Lebanon's outgoing prime minister announced Tuesday that he will not head the next government, a move he said aims to expedite the formation a new cabinet in the protest-hit country.
Saad Hariri had submitted his administration's resignation on October 29, bowing to popular pressure from a nationwide street movement demanding a complete government haul.
Nearly a month later, the country's bitterly divided political leaders have yet to name a new premier or form a new government, frustrating demonstrators who have staged persistent protests since October 17.
In response to the "irresponsible practices" of political leaders, Hariri said he felt compelled to make his intentions known.
"I announce to the Lebanese people that I strongly adhere to the rule of 'not me, but someone else'" he said in a statement.
Hariri did not name an alternative candidate, but said his decision aims to "open doors to a solution".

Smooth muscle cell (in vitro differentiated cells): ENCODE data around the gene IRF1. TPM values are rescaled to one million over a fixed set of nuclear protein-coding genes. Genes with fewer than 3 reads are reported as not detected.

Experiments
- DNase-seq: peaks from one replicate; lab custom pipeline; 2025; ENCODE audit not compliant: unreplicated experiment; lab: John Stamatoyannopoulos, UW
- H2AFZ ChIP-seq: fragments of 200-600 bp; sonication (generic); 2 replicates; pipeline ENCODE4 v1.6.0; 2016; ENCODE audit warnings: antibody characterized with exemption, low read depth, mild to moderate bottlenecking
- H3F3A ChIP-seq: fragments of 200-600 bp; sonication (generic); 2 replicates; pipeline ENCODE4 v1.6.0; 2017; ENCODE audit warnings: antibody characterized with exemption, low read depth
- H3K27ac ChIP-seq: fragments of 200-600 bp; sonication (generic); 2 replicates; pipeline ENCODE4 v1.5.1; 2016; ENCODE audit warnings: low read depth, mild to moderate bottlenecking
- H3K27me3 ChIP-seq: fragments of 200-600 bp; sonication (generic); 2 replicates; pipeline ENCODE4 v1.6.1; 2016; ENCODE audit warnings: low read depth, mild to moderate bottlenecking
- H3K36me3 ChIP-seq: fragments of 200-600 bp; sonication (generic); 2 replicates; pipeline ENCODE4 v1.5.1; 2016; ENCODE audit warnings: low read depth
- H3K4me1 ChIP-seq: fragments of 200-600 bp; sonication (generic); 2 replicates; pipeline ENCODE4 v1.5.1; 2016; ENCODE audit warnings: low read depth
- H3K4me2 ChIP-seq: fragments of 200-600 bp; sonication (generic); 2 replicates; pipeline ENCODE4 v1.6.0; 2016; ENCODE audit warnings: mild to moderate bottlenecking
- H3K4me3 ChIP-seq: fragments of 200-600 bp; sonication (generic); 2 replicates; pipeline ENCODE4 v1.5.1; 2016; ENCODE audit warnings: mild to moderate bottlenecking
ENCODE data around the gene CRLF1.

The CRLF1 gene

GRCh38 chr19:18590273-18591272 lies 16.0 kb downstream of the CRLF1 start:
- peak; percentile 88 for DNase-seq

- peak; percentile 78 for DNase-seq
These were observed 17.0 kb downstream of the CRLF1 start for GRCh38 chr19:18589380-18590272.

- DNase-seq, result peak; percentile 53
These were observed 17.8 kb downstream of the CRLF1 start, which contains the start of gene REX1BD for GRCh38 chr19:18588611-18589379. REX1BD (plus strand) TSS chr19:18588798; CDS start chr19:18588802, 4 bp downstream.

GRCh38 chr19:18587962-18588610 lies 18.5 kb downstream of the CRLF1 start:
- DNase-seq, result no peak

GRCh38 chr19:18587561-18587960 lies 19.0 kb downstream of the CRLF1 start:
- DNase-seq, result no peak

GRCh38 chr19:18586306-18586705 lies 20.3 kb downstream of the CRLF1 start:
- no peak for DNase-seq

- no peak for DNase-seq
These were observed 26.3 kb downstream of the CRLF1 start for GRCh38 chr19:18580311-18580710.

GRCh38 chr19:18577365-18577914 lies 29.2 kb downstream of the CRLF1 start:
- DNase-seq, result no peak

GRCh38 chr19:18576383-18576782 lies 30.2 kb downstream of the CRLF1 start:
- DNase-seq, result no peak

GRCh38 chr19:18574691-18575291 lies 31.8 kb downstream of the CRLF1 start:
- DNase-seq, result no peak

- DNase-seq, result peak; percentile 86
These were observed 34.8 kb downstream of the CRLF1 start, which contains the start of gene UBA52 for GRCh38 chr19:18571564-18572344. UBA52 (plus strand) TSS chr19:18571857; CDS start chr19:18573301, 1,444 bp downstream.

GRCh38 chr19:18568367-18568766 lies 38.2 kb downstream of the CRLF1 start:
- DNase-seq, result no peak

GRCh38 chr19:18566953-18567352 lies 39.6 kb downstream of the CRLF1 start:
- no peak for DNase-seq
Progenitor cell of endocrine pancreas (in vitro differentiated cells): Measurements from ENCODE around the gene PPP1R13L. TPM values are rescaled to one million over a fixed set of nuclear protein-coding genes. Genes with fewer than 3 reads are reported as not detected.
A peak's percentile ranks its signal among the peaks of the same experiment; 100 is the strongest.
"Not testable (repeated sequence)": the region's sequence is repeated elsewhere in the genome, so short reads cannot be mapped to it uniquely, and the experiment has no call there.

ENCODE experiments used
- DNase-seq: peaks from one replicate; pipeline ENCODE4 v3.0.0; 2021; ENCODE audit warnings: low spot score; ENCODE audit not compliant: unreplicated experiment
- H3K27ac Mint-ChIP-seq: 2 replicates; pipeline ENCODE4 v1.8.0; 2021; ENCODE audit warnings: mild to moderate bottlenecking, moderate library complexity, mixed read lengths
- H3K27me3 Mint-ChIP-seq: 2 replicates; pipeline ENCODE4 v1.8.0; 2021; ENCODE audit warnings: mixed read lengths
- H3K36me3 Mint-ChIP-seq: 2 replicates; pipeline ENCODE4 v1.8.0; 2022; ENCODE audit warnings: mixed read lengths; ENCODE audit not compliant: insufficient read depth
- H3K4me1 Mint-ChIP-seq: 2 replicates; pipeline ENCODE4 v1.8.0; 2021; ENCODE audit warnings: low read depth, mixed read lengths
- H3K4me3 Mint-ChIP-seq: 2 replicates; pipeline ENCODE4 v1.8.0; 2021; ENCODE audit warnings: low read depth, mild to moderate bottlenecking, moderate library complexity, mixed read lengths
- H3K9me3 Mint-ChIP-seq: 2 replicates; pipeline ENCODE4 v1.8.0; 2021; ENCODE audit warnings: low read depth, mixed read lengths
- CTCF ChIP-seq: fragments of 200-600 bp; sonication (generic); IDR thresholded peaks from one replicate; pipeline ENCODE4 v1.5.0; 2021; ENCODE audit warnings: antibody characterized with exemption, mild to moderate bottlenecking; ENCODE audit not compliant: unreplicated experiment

He hoped President Michel Aoun would "immediately call for binding parliamentary consultations to appoint a new premier".
No date has been set for the necessary consultations to pave the way for a new cabinet line-up, despite mounting international pressure.
Officials from the Free Patriotic Movement, a major Christian party founded by Aoun, have accused Hariri of delaying the process by refusing to accept any other candidate for the premiership, a charge the Sunni Muslim denies.
The United States, Britain, France, the UN, World Bank and credit rating agencies have all urged officials to streamline the process in the wake of a twin political and economic crisis gripping the country.
A former finance minister, Mohamad Safadi, had been considered to replace Hariri but withdrew his bid after more protests.
Aoun's powers include initiating the required parliamentary consultations to appoint a new premier.
The president has said he was open to a government that would include technocrats and representatives of the popular movement, both key demands of the protesters.
However, the demonstrators say they will reject any government that consists of representatives of the established parties.